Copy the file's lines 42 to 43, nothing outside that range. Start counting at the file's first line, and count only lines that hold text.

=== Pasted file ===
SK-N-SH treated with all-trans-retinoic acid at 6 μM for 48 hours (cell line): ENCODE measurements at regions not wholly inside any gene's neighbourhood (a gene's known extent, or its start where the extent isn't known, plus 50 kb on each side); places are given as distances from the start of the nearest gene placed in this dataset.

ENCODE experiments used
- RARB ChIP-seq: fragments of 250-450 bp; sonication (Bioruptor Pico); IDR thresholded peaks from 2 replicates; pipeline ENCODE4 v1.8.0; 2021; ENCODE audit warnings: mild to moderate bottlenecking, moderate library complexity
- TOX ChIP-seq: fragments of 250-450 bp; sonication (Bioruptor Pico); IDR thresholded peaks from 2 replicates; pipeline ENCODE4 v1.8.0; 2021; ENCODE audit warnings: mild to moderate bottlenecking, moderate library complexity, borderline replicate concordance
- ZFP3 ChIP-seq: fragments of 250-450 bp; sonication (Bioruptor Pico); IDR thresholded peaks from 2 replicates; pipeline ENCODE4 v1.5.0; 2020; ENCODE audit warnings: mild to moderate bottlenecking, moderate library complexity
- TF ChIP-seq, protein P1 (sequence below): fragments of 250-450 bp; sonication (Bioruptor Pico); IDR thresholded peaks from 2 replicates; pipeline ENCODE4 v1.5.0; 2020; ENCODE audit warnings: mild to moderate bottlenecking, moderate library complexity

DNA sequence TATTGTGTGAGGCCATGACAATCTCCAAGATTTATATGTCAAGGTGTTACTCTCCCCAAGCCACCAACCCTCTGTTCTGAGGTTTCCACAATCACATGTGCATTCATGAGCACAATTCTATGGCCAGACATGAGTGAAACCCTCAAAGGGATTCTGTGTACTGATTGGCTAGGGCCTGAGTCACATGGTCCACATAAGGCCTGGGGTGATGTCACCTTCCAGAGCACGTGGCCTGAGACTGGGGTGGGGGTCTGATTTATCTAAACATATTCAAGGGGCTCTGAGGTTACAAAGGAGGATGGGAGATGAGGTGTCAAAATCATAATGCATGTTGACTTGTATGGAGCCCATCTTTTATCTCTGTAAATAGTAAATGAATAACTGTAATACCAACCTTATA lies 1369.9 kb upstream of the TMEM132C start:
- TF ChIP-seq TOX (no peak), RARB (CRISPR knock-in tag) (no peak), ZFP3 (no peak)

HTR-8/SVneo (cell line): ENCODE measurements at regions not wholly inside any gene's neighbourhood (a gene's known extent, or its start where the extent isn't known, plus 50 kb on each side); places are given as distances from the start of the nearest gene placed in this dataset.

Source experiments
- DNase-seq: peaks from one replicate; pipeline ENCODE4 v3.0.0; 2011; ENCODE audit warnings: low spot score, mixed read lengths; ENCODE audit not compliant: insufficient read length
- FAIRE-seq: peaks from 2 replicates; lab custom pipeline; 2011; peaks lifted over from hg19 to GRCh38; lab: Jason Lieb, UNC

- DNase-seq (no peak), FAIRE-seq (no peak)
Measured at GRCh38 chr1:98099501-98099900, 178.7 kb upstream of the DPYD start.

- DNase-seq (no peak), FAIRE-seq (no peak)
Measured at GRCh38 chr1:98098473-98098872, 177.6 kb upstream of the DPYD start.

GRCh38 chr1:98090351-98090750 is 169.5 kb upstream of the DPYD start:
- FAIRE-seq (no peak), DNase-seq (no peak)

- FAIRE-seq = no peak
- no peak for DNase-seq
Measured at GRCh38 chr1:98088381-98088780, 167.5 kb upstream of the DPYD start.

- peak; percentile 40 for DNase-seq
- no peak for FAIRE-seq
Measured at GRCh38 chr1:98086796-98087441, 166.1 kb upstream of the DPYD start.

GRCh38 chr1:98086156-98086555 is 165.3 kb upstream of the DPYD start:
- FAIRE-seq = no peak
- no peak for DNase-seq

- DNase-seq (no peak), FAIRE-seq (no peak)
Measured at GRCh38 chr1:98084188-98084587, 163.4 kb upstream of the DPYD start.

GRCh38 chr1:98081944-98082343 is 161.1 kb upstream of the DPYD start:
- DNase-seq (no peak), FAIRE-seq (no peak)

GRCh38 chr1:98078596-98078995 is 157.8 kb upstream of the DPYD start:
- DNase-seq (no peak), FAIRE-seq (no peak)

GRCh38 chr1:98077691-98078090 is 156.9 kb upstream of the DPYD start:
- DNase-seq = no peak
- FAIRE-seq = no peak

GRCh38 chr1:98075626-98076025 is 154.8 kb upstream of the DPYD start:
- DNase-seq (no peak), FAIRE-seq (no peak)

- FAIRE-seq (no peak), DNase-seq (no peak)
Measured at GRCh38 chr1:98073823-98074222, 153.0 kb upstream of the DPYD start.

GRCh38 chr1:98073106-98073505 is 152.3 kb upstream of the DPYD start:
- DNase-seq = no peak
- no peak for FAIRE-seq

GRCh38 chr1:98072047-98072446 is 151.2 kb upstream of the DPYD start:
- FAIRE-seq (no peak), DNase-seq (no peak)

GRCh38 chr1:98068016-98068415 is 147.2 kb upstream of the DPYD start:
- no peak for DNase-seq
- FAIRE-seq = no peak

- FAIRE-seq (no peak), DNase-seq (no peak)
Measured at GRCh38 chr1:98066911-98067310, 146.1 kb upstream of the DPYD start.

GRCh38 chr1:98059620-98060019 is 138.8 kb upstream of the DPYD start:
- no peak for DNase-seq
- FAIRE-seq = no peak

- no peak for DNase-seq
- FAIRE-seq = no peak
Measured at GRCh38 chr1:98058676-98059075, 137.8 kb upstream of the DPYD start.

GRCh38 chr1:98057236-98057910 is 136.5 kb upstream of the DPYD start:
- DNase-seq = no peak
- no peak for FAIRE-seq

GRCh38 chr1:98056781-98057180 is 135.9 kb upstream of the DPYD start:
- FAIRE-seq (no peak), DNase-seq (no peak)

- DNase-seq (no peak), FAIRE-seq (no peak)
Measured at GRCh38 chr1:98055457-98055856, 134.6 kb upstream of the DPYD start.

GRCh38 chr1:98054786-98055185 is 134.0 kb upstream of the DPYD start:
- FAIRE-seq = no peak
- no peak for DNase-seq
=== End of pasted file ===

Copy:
- DNase-seq = no peak
- no peak for FAIRE-seq